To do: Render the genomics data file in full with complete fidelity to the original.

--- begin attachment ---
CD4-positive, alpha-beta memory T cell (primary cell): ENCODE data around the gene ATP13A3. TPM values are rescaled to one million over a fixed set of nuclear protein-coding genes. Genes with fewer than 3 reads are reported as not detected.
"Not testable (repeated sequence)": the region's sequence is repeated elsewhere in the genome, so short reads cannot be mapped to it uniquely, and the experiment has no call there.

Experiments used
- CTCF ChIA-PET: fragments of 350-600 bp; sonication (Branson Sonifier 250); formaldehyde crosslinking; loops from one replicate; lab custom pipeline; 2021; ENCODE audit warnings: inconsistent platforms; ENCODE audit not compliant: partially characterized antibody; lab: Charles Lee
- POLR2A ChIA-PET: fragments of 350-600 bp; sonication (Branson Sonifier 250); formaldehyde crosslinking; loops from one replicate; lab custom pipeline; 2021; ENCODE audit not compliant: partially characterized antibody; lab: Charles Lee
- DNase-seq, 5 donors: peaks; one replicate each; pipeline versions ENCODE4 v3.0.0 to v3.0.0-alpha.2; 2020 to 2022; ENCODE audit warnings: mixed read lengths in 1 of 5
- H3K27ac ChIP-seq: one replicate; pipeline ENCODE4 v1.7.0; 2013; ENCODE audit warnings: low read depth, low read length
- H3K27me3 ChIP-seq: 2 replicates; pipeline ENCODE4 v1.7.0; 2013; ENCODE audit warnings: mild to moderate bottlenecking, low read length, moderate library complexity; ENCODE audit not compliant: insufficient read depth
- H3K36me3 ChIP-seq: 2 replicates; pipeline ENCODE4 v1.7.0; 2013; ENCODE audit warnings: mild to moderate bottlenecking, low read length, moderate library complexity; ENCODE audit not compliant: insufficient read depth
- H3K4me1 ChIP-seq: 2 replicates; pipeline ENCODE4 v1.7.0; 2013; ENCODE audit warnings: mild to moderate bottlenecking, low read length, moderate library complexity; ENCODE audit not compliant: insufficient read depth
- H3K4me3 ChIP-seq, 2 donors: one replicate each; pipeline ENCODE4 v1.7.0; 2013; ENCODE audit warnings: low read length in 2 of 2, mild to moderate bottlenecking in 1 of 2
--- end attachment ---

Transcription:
CD4-positive, alpha-beta memory T cell (primary cell): ENCODE data around the gene ATP13A3. TPM values are rescaled to one million over a fixed set of nuclear protein-coding genes. Genes with fewer than 3 reads are reported as not detected.
"Not testable (repeated sequence)": the region's sequence is repeated elsewhere in the genome, so short reads cannot be mapped to it uniquely, and the experiment has no call there.

Experiments used
- CTCF ChIA-PET: fragments of 350-600 bp; sonication (Branson Sonifier 250); formaldehyde crosslinking; loops from one replicate; lab custom pipeline; 2021; ENCODE audit warnings: inconsistent platforms; ENCODE audit not compliant: partially characterized antibody; lab: Charles Lee
- POLR2A ChIA-PET: fragments of 350-600 bp; sonication (Branson Sonifier 250); formaldehyde crosslinking; loops from one replicate; lab custom pipeline; 2021; ENCODE audit not compliant: partially characterized antibody; lab: Charles Lee
- DNase-seq, 5 donors: peaks; one replicate each; pipeline versions ENCODE4 v3.0.0 to v3.0.0-alpha.2; 2020 to 2022; ENCODE audit warnings: mixed read lengths in 1 of 5
- H3K27ac ChIP-seq: one replicate; pipeline ENCODE4 v1.7.0; 2013; ENCODE audit warnings: low read depth, low read length
- H3K27me3 ChIP-seq: 2 replicates; pipeline ENCODE4 v1.7.0; 2013; ENCODE audit warnings: mild to moderate bottlenecking, low read length, moderate library complexity; ENCODE audit not compliant: insufficient read depth
- H3K36me3 ChIP-seq: 2 replicates; pipeline ENCODE4 v1.7.0; 2013; ENCODE audit warnings: mild to moderate bottlenecking, low read length, moderate library complexity; ENCODE audit not compliant: insufficient read depth
- H3K4me1 ChIP-seq: 2 replicates; pipeline ENCODE4 v1.7.0; 2013; ENCODE audit warnings: mild to moderate bottlenecking, low read length, moderate library complexity; ENCODE audit not compliant: insufficient read depth
- H3K4me3 ChIP-seq, 2 donors: one replicate each; pipeline ENCODE4 v1.7.0; 2013; ENCODE audit warnings: low read length in 2 of 2, mild to moderate bottlenecking in 1 of 2